Georgia law applies in this case because the alleged injuries occurred in Georgia and Plaintiffs lived there when their complaint was filed. Doc. 7351 at 5; Doc. 1 ¶¶ 4-6, CV-16-00782-PHX-DGC. To establish a failure to warn claim under Georgia law, “the plaintiff must show that the defendant had a duty to warn, the defendant breached that duty and the breach was the proximate cause of the plaintiff's injury.” Wheat v. Sofamor, S. N.C. , 46 F.Supp.2d 1351, 1362 (N.D.Ga. 1999). “[A] manufacturer has a duty to warn of nonobvious foreseeable dangers from the normal use of its product.” Thornton v. E.I. Du Pont de Nemours & Co., 22 F.3d 284, 289 (11th Cir. 1994). The duty to warn arises “whenever the manufacturer knows or reasonably should know of the danger arising from the use of its product.” Chrysler Corp. v. Batten, 450 S.E.2d 208, 211 (Ga. 1994). The duty may be breached in two ways: “(1) failing to adequately communicate the warning to the ultimate user or (2) failing to provide an adequate warning of the product's potential risks.” Thornton, 22 F.3d at 289.

         In cases involving medical devices, Georgia applies the “learned intermediary” doctrine. Under this doctrine, the manufacturer has no “duty to warn the patient of the dangers involved with the product, but instead has a duty to warn the patient's doctor, who acts as a learned intermediary between the patient and manufacturer.” McCombs v. Synthes (U.S.A.), 587 S.E.2d 594, 595 (Ga. 2003) (citing Ellis v. C. R. Bard, Inc., 311 F.3d 1272, 1279-80 (11th Cir. 2002)). The manufacturer's warnings to the physician, however, “must be adequate or reasonable under the circumstances of the case.” Id.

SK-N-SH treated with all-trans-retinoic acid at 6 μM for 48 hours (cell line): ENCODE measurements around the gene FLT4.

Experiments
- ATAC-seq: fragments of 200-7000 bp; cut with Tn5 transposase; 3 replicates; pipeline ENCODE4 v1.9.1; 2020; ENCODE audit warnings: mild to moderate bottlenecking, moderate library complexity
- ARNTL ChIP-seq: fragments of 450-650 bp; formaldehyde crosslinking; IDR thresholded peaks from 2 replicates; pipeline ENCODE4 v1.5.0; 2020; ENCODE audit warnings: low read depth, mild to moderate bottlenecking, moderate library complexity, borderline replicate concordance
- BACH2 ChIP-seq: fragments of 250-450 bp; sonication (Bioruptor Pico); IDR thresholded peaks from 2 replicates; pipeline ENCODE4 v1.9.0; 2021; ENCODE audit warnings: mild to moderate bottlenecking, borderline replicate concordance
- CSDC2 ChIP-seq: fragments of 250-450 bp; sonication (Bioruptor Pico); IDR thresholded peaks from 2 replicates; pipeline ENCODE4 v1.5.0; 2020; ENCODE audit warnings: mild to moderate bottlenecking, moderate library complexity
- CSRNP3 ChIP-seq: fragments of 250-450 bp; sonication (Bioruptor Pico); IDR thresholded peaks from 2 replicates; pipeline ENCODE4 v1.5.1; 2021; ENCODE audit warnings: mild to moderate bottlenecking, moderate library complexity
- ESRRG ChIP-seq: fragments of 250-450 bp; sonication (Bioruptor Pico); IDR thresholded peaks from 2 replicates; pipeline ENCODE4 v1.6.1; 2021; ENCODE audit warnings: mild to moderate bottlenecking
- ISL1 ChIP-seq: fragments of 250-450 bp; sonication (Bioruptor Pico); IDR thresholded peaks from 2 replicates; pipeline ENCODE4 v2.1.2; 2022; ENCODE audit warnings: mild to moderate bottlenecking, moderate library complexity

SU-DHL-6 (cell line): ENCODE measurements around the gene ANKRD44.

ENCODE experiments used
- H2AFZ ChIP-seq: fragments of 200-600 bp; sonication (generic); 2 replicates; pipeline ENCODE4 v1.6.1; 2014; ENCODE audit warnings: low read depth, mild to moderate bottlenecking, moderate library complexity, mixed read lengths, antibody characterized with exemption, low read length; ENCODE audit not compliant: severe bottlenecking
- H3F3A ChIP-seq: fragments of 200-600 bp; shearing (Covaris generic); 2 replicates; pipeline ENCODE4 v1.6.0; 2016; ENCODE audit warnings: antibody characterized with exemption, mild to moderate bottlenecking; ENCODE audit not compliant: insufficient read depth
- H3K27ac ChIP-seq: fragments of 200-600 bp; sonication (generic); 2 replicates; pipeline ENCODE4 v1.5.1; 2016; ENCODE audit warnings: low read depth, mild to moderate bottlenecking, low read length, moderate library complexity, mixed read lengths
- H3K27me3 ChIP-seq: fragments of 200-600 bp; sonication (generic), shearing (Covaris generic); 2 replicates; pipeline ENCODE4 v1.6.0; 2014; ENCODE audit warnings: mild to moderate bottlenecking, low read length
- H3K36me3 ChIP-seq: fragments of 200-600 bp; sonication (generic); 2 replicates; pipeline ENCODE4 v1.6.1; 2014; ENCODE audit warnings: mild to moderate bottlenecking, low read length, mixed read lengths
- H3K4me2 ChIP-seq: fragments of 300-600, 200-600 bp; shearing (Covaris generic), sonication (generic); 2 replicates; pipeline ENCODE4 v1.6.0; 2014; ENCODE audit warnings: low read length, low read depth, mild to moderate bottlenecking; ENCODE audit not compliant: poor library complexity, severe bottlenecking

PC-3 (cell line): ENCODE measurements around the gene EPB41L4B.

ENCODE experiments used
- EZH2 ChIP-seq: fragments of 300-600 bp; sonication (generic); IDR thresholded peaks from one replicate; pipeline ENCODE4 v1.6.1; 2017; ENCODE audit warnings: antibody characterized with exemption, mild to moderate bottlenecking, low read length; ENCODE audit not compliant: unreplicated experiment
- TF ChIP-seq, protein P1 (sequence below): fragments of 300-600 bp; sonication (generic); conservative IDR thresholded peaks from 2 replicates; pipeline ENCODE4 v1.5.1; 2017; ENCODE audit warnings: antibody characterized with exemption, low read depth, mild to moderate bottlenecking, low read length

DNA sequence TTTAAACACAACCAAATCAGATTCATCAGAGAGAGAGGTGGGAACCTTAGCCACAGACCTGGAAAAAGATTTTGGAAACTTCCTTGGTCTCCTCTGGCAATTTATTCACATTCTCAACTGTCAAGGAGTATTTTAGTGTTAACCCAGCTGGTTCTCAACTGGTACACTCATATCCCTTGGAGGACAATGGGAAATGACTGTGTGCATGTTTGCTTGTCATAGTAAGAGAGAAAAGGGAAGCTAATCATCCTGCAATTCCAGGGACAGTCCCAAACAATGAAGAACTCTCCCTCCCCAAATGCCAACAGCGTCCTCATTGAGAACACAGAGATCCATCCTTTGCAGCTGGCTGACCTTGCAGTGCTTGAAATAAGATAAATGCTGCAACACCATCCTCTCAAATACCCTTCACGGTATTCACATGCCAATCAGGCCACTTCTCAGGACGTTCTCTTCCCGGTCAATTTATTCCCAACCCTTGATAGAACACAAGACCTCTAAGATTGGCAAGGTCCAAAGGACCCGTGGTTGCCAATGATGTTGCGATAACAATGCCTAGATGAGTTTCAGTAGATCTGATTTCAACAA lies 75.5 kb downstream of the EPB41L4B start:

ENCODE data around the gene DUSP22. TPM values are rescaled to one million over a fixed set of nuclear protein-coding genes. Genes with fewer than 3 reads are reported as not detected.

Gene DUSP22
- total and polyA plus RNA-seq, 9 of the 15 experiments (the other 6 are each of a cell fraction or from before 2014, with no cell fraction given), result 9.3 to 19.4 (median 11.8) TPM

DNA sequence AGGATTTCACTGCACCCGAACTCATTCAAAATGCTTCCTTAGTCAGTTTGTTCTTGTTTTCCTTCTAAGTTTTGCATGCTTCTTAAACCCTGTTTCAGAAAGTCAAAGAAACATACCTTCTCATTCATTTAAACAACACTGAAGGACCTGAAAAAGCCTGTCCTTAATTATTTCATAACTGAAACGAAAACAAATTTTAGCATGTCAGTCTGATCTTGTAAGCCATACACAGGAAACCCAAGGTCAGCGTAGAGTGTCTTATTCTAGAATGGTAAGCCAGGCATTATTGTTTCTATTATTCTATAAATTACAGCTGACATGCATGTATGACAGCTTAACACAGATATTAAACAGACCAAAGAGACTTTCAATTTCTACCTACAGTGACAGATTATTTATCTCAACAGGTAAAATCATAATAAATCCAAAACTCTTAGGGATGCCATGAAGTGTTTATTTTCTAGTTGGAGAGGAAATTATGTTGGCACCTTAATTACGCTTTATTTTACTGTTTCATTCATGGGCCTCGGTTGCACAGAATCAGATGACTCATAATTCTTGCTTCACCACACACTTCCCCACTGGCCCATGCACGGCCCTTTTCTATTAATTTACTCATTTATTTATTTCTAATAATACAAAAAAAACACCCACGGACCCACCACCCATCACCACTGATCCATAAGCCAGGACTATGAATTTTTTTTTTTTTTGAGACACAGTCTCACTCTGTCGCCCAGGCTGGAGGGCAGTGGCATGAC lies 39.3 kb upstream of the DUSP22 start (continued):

In this case, Plaintiffs allege that Bard failed to adequately warn physicians about the known defects and higher complication rates associated with Bard filters. Doc. 364 ¶¶ 174-78, 211-16. Plaintiffs claim that this failure constitutes a breach of Bard's duty to warn and proximately caused their injuries. Id. ¶¶ 177-81, 215-17. Plaintiffs assert strict liability and negligence claims for the alleged failure to warn. Id. ¶¶ 171-81, 202-09; see Doc. 1 at 3, CV-16-00782-PHX-DGC.

         Defendants contend that proximate cause is lacking because Dr. Avino did not read the Eclipse filter's instructions for use (“IFU”) and had actual knowledge of the risk of fracture. Doc. 7351 at 6-7. Defendants further contend that the warnings provided with the Eclipse filter were adequate because they included the complication experienced by Mrs. Jones. Id. at 8-11. The Court will address each argument.

         A. Causation.

         1. Failure to Read the Eclipse IFU.